Last surviving Nuremberg prosecutor dismayed by Russia’s invasion of Ukraine

16 April, 02:01 PM
Benjamin Ferencz (

Benjamin Ferencz (

Russian dictator Vladimir Putin could be prosecuted for invading Ukraine and the crimes committed by the Russian military, U.S. lawyer and last surviving prosecutor of the Nuremberg Trials Benjamin Ferencz has said an interview with U.S. news channel CNN.

"Certainly, he can be held accountable,” Ferencz said, referring to Putin.

“You cannot justify by any argument the murder of young children – taking them out of hospitals – killing their parents. We know crimes against humanity have been punishable not only in Nuremberg, but later, in many jurisdictions. You have aggression – the invasion of Ukraine would probably classify as a clear fact of aggression. And murder has always been a crime against humanity."

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At the same time, Ferencz said it was difficult to force a potential criminal to recognize the jurisdiction of the court.

"The difficulty is to get them to accept the jurisdiction of the court. The criminals will never want to have a court, so it’s up to the public to either put them in jail, or put them on trial, or throw them out of office. They cannot continue this way, to have people of importance in the administration of office telling their troops to go out and kill people they don't even know, for crimes they can't even describe. And they kill them by the hundreds and the thousands.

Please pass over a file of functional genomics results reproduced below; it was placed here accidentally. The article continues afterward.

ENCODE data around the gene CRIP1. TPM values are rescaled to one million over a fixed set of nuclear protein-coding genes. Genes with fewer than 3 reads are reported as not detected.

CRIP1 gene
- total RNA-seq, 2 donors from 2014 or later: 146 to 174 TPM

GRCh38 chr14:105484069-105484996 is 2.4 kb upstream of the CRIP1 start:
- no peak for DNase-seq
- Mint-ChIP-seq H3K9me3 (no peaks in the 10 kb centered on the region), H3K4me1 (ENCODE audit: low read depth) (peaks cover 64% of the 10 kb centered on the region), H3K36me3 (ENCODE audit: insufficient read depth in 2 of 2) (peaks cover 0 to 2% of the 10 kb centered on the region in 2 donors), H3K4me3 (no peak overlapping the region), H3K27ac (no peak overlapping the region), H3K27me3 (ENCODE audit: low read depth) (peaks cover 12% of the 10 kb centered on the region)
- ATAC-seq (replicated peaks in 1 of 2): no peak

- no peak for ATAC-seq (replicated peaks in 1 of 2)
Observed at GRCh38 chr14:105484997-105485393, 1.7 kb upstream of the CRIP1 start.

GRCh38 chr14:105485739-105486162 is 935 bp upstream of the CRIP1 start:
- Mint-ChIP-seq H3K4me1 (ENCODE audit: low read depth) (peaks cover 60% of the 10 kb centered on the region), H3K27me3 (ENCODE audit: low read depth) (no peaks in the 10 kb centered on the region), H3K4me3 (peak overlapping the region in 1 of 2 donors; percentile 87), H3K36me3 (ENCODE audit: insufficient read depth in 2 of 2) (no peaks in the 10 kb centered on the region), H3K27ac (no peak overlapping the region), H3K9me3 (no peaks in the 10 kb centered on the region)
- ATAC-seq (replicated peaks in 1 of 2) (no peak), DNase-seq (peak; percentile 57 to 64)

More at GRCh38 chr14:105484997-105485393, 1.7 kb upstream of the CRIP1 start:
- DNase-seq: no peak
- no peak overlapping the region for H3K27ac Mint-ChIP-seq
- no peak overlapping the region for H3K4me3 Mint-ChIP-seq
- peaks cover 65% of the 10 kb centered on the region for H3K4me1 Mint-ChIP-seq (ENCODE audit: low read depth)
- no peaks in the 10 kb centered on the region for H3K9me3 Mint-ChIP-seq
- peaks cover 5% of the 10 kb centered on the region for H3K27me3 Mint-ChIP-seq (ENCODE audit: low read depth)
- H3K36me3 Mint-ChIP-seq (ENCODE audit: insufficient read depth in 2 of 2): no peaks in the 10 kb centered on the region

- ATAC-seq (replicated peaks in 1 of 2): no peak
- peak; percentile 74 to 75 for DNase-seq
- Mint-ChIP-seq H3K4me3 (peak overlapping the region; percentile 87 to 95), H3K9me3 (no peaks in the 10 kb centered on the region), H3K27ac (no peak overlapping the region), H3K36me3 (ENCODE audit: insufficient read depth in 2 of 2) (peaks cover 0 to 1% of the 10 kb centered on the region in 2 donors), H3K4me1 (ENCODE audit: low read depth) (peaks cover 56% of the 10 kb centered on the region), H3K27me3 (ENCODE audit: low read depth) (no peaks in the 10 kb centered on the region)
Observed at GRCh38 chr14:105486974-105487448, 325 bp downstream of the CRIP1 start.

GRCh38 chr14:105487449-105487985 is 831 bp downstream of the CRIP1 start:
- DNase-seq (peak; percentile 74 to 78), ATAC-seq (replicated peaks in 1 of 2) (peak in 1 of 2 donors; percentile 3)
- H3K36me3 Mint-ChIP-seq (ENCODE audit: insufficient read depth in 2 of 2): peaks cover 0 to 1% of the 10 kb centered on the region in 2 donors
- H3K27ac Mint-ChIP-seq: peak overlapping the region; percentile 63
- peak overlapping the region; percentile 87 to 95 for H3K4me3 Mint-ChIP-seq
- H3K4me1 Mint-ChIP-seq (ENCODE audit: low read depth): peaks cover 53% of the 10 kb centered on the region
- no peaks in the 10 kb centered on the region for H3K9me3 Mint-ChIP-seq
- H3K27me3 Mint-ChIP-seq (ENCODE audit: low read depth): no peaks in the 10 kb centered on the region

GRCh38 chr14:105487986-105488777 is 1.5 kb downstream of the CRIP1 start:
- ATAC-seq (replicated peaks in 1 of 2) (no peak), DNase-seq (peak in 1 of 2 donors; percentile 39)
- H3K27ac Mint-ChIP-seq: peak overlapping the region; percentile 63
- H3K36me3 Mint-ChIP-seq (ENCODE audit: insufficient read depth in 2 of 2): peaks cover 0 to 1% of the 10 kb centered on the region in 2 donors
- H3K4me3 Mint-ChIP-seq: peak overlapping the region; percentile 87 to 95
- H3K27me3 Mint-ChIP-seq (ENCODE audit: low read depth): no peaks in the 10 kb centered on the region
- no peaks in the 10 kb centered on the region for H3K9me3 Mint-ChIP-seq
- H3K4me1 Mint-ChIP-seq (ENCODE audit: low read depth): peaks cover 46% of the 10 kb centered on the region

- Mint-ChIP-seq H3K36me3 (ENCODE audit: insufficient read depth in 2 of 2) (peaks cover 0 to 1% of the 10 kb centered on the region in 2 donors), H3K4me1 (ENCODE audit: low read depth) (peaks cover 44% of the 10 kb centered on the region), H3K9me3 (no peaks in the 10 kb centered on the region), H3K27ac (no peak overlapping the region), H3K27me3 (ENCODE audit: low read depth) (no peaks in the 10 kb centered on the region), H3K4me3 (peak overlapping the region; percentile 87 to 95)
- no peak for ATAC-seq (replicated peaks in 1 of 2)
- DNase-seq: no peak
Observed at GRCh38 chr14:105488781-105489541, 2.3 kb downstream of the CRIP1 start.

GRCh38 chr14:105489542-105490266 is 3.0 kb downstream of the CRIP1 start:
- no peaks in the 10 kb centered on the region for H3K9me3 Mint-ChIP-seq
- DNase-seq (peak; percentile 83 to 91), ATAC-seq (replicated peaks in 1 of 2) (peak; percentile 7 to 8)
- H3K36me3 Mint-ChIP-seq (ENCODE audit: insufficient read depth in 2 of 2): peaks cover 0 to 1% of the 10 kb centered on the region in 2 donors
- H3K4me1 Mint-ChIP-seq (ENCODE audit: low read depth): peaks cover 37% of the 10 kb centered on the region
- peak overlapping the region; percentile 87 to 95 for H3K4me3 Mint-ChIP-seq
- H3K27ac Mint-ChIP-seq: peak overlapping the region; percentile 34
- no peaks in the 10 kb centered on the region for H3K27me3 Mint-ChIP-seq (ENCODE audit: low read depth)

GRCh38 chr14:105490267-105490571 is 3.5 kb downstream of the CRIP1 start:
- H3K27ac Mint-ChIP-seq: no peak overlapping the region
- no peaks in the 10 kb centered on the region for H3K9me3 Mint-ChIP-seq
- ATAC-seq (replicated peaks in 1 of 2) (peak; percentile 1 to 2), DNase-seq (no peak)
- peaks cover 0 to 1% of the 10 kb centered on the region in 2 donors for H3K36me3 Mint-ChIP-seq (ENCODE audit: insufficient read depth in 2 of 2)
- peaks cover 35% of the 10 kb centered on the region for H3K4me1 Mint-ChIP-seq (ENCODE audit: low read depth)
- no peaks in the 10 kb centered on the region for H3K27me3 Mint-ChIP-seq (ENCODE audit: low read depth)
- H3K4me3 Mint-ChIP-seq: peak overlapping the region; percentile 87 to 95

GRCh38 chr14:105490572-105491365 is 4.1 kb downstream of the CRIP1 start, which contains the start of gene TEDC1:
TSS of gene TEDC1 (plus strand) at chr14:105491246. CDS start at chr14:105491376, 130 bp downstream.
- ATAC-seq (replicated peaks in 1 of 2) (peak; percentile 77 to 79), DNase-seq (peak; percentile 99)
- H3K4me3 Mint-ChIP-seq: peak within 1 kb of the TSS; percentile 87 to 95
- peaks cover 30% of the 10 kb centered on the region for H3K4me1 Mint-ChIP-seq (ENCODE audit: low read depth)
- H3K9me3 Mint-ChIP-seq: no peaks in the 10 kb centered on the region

"I am heartbroken. I have spent the rest of my life after Holocaust trying to create a world of peace and harmony for everyone, regardless of their race or creed. And we’ve been making some progress in that direction by creating new international criminal courts, by teaching humanitarian law at universities.

“But to see it happening again – very similar – kids being shot, homes being blown up. It pains me to see that we have learned so little from the Holocaust and from the trials. And I hope we come to our senses soon. I am urging a ceasefire immediately to all the troops engaged in these combats. And use that ceasefire time to promise them a conference of all the leading participants in the next couple of weeks to find a peaceful solution, as was anticipated when the United Nations Charter was drawn up."

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